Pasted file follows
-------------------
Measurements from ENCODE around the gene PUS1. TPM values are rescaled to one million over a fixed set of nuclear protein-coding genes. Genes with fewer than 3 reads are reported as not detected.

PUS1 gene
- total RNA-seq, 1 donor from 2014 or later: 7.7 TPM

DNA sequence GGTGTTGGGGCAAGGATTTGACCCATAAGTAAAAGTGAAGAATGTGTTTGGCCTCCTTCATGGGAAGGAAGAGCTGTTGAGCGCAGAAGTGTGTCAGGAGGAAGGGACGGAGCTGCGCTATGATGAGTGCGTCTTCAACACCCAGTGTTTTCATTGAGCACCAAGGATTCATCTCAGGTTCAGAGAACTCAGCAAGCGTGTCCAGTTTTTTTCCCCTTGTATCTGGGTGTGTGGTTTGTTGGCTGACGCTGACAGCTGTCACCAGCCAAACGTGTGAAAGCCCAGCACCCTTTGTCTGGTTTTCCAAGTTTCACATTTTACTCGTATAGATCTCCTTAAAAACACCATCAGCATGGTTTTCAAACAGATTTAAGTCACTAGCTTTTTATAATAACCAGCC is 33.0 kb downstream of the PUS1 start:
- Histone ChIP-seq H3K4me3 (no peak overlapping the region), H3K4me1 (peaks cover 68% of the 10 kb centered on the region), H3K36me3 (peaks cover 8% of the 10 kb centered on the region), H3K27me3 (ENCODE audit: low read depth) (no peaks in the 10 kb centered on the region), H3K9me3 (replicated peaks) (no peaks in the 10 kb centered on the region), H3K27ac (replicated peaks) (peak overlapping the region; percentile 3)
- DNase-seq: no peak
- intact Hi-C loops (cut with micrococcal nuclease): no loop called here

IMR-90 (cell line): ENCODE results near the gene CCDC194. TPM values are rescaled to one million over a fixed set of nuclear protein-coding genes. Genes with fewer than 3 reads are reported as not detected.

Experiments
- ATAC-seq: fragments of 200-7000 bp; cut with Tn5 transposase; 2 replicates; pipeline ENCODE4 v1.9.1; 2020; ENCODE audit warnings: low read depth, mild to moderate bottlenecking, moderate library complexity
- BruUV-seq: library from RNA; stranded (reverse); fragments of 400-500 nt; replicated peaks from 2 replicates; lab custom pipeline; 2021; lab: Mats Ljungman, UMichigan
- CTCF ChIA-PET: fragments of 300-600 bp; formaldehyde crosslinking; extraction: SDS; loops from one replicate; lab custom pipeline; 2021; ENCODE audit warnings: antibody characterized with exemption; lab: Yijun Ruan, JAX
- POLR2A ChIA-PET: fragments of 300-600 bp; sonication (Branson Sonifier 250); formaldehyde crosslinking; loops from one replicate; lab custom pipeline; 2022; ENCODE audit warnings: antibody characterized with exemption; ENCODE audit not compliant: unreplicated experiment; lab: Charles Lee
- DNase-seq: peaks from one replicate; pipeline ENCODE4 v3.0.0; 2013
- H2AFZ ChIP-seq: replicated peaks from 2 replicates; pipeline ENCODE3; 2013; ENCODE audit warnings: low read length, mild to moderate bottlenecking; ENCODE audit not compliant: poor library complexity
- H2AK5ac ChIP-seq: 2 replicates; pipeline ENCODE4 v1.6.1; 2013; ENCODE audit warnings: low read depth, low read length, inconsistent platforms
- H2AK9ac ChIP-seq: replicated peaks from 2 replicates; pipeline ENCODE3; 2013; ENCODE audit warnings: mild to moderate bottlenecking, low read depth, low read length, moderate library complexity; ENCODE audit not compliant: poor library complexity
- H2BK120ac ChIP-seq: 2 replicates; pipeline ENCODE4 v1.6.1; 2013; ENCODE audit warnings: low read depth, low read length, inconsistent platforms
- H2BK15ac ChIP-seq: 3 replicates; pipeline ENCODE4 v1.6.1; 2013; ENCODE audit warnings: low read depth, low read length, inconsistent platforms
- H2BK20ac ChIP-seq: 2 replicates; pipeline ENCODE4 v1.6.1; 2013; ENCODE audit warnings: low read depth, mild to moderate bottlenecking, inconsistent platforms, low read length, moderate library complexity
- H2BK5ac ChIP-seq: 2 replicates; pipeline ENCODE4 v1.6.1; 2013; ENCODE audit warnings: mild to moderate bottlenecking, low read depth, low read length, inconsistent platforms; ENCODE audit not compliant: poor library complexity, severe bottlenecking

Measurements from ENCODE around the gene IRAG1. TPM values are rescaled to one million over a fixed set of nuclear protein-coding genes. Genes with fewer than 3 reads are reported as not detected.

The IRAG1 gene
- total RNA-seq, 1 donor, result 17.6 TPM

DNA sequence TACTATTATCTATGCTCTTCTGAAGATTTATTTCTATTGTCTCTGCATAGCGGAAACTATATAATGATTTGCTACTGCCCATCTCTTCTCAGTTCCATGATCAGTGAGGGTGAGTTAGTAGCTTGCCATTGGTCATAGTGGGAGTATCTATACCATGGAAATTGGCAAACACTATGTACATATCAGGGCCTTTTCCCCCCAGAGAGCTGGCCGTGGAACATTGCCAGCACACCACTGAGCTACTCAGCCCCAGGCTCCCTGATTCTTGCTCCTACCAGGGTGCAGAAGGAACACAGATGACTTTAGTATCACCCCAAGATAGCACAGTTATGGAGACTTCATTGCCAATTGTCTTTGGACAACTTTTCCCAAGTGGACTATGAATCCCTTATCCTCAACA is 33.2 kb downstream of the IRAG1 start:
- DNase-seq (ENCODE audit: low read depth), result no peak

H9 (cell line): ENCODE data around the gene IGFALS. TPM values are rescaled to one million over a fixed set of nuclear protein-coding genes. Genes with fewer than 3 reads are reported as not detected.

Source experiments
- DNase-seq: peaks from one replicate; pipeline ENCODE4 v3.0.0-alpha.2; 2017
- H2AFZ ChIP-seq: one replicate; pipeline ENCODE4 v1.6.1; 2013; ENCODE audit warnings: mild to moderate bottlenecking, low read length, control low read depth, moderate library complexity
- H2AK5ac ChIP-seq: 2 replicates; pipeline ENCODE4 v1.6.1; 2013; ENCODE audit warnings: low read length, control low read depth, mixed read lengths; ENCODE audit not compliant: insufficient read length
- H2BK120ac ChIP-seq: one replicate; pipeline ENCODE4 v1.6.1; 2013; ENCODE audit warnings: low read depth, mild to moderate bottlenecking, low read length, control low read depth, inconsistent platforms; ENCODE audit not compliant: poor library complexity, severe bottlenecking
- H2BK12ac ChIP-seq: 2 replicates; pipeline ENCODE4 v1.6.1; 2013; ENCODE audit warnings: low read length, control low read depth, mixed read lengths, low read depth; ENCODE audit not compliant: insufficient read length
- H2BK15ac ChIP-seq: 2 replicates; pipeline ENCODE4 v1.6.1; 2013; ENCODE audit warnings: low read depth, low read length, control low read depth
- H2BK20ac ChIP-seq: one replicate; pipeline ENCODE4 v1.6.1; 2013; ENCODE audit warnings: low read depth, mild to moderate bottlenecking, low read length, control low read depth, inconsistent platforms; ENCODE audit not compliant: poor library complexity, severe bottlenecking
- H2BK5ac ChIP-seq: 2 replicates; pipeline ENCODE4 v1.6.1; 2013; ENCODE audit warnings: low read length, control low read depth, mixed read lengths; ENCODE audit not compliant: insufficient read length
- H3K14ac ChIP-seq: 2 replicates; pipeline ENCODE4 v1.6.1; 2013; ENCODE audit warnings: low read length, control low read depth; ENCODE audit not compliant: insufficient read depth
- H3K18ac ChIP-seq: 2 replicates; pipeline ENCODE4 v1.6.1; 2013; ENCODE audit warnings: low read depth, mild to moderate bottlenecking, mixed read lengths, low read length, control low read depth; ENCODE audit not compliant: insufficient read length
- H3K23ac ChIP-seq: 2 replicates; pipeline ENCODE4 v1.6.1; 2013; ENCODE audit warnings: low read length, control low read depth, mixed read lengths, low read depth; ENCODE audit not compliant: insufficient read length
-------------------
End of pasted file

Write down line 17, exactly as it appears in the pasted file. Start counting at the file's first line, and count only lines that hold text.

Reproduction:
- H2AK9ac ChIP-seq: replicated peaks from 2 replicates; pipeline ENCODE3; 2013; ENCODE audit warnings: mild to moderate bottlenecking, low read depth, low read length, moderate library complexity; ENCODE audit not compliant: poor library complexity